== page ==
Five Long-Reads From This Week Not About the Government Shutdown
Helicopter parenting, free agent freeze-out, armed schools, and the white nationalist in Congress.
With news organizations largely focusing their resources on covering the multi-layered but stubbornly immovable government shutdown, plenty of other worthwhile stories can easily fall through the cracks. Here’s a roundup of five noteworthy reads you may have missed amid this week’s lack of National Park funding and border wall stumping.
In 2019, there are fewer children walking to school on their own, riding their bikes around their neighborhoods, or taking quick trips to the grocery store for their parents than previous generations. This hover-parent mentality can do real harm, The Wall Street Journal reported, with more children today being diagnosed with anxiety disorders than ever before. These emotional scars can carry into adulthood, the Journal also noted, as nearly 22 percent of college students said they were in treatment for the same problem. Are you, your friends, siblings, or even parents guilty of such behavior? Find out.
Bryce Harper and Manny Machado are among the most valuable free agent baseball players to ever hit the market; and each at such an early age. So why are teams refusing to marshal all of their money and resources to sign them? Reports suggest that there’s seemingly no end in sight to this offseason freeze-out—which is “all a bunch of nonsense,” according to The Ringer. Teams in the running for either player “should want Machado and Harper because they will improve a team’s odds of winning in 2019; future contenders should want Machado and Harper because they will still be relatively young and immensely talented by the time any rebuild yields another competitive cycle.” So why aren’t any teams biting?
At 70-years-old, Samuel L. Jackson has appeared in 120 movies that have banked $13 billion at the box office, and he has no intentions of slowing down any time soon — if only Hollywood can continue to afford him. “I’m a gunslinger now,” Jackson told The Hollywood Reporter in a wide-ranging interview. The iconic actor opens up over the course of the long sit-down with THR about his past crack addiction and how he evolved into “the world’s most successful actor,” who’s in virtually every modern blockbuster movie. But how does one become the guy Box Office Mojo declares “Hollywood’s most bankable star?”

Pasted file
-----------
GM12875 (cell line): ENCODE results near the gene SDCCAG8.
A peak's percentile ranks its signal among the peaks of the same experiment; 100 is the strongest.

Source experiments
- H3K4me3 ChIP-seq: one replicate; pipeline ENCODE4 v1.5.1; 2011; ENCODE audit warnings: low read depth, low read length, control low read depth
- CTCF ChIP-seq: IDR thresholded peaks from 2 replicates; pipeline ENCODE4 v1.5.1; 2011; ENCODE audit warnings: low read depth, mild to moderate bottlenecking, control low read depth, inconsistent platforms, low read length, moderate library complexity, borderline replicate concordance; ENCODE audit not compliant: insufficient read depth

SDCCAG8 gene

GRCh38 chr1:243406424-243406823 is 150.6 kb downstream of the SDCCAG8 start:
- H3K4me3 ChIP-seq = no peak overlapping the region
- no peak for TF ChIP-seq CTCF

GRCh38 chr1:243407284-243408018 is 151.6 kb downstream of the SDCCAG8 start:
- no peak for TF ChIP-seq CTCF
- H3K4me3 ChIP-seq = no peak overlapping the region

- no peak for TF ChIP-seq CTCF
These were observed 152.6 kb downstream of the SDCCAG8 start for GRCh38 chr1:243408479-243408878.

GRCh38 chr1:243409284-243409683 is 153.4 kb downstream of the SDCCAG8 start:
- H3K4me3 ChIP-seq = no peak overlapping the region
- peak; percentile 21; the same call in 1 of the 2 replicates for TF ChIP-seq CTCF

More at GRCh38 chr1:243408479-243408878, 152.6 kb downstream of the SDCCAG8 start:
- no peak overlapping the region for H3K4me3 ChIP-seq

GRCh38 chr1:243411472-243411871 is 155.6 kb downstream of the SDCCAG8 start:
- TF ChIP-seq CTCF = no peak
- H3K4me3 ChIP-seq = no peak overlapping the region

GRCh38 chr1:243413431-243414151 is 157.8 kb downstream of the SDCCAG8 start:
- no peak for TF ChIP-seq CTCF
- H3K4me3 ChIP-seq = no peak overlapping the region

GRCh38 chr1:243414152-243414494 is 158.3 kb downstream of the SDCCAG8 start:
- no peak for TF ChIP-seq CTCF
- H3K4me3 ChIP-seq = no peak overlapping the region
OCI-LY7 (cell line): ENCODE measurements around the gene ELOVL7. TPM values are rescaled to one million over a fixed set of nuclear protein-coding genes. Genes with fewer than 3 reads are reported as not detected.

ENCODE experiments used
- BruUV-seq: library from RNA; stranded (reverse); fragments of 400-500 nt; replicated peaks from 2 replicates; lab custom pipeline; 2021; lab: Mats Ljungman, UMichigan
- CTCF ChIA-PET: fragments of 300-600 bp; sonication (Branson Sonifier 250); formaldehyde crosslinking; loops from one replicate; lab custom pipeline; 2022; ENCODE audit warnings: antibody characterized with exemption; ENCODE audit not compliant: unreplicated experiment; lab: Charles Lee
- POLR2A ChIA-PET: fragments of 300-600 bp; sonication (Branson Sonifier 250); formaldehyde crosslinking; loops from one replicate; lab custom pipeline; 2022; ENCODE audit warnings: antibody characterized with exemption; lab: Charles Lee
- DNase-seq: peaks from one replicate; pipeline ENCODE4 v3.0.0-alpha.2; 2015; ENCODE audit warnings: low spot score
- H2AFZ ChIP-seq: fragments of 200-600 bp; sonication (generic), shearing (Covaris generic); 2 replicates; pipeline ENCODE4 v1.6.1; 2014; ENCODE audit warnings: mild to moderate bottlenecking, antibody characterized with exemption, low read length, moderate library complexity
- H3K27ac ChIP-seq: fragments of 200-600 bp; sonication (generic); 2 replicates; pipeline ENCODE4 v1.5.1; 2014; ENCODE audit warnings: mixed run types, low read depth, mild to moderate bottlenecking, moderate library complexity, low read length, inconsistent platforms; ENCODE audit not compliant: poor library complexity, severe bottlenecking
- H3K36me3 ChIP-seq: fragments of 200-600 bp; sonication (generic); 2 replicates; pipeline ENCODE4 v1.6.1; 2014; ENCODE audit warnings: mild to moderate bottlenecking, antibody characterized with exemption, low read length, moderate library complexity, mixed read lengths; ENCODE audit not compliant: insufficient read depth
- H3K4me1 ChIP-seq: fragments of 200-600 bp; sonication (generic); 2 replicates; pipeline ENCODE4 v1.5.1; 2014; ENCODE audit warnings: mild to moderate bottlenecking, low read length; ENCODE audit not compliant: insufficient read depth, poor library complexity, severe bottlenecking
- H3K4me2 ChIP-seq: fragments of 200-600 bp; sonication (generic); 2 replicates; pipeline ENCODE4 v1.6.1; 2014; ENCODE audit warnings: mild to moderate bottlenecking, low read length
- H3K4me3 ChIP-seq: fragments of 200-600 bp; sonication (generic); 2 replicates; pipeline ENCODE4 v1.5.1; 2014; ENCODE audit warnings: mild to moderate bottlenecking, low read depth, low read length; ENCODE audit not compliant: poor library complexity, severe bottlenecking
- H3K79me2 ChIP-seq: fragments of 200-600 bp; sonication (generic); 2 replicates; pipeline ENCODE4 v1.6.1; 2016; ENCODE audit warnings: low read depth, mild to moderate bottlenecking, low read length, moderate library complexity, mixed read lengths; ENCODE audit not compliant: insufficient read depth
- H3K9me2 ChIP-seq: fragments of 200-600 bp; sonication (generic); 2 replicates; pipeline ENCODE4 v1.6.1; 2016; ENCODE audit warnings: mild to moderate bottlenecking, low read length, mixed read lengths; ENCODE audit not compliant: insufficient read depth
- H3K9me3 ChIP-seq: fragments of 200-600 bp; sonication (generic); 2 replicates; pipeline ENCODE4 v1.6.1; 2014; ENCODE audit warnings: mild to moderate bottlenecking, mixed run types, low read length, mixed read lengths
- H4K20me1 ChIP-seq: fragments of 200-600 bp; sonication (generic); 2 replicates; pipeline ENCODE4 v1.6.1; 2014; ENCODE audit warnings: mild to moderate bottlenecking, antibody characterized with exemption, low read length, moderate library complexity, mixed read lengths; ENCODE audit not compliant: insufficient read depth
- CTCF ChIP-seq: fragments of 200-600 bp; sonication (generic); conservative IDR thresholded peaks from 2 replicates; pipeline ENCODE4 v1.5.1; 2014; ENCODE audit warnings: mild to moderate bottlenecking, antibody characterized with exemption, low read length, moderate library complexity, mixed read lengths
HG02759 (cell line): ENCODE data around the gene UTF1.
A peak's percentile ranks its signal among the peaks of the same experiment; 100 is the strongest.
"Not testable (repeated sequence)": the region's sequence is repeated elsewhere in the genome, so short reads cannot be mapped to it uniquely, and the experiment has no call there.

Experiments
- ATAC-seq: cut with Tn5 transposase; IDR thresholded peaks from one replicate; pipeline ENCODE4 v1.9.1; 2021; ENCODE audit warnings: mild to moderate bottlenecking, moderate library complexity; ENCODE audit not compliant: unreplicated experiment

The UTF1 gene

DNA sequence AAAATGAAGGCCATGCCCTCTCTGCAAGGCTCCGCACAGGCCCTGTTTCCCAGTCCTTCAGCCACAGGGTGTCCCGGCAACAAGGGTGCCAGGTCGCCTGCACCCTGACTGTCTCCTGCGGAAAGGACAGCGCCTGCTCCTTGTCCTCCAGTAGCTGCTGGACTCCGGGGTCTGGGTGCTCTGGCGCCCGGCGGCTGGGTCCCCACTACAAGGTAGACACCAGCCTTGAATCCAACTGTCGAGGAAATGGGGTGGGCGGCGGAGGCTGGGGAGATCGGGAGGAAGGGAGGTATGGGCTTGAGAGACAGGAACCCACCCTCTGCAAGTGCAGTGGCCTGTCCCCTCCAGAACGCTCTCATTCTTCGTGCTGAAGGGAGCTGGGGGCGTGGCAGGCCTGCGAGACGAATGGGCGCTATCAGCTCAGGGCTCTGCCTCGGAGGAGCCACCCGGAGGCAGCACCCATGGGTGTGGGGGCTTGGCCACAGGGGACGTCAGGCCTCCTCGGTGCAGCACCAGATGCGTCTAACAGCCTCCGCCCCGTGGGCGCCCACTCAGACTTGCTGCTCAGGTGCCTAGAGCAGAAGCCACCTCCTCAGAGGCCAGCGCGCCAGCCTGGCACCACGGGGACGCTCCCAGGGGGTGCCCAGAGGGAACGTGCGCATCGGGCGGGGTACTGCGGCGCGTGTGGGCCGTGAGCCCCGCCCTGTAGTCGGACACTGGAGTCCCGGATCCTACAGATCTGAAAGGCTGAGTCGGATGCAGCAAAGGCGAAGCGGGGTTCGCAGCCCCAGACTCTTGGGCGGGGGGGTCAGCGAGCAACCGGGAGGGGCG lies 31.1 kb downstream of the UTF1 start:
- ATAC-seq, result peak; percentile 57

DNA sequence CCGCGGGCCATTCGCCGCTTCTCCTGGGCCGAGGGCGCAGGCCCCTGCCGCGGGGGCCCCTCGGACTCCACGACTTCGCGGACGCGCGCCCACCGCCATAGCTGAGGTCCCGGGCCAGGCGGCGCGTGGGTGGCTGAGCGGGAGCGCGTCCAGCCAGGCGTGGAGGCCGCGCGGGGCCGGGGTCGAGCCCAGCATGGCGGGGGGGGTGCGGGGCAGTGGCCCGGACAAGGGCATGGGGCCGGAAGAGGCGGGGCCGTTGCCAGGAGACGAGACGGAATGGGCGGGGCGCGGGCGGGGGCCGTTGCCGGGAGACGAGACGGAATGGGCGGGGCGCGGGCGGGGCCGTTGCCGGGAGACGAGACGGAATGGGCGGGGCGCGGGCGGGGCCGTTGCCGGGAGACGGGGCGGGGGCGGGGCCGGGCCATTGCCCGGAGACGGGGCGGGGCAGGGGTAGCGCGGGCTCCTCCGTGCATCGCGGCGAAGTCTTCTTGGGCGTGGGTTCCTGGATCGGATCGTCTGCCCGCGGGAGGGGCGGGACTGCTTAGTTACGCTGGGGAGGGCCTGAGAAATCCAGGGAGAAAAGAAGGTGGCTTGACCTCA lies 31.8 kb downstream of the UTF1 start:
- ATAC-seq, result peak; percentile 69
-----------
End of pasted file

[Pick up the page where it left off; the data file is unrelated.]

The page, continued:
A Vice News exclusive investigation revealed that hundreds of U.S. school districts have moved to arm their staff—some in secret—since the Parkland, Florida school shooting that claimed the lives of 17 students and staff at Marjory Stoneman Douglas High School. For the state of Florida, the decision to put guns in schools was born from the findings that a coalition of grieving parents, law enforcement leaders, politicians, and mental health experts arrived at some 11 months after the massacre. But the commission, established to investigate gaps in MSDHS’s security infrastructure, isn’t alone. Read on to see how scores of American school districts across the country have quietly adopted new policies to arm teachers.
Years before President Trump forced the government shutdown over a border wall, nine-term Iowa Representative Steve King took to the House floor to unveil a model of a 12-foot border wall he had designed himself. But like Trump, King has used “misleading data about the victims of undocumented immigrants” that came into the U.S. from Mexico and repeatedly made demeaning remarks about Latinos, The New York Times reported. While King has largely been ostracized from the Republican Party and denounced for his frequent support of neo-Nazis on Twitter, a subset of conservatives seems to be warming to King’s extremist, white nationalist ideology.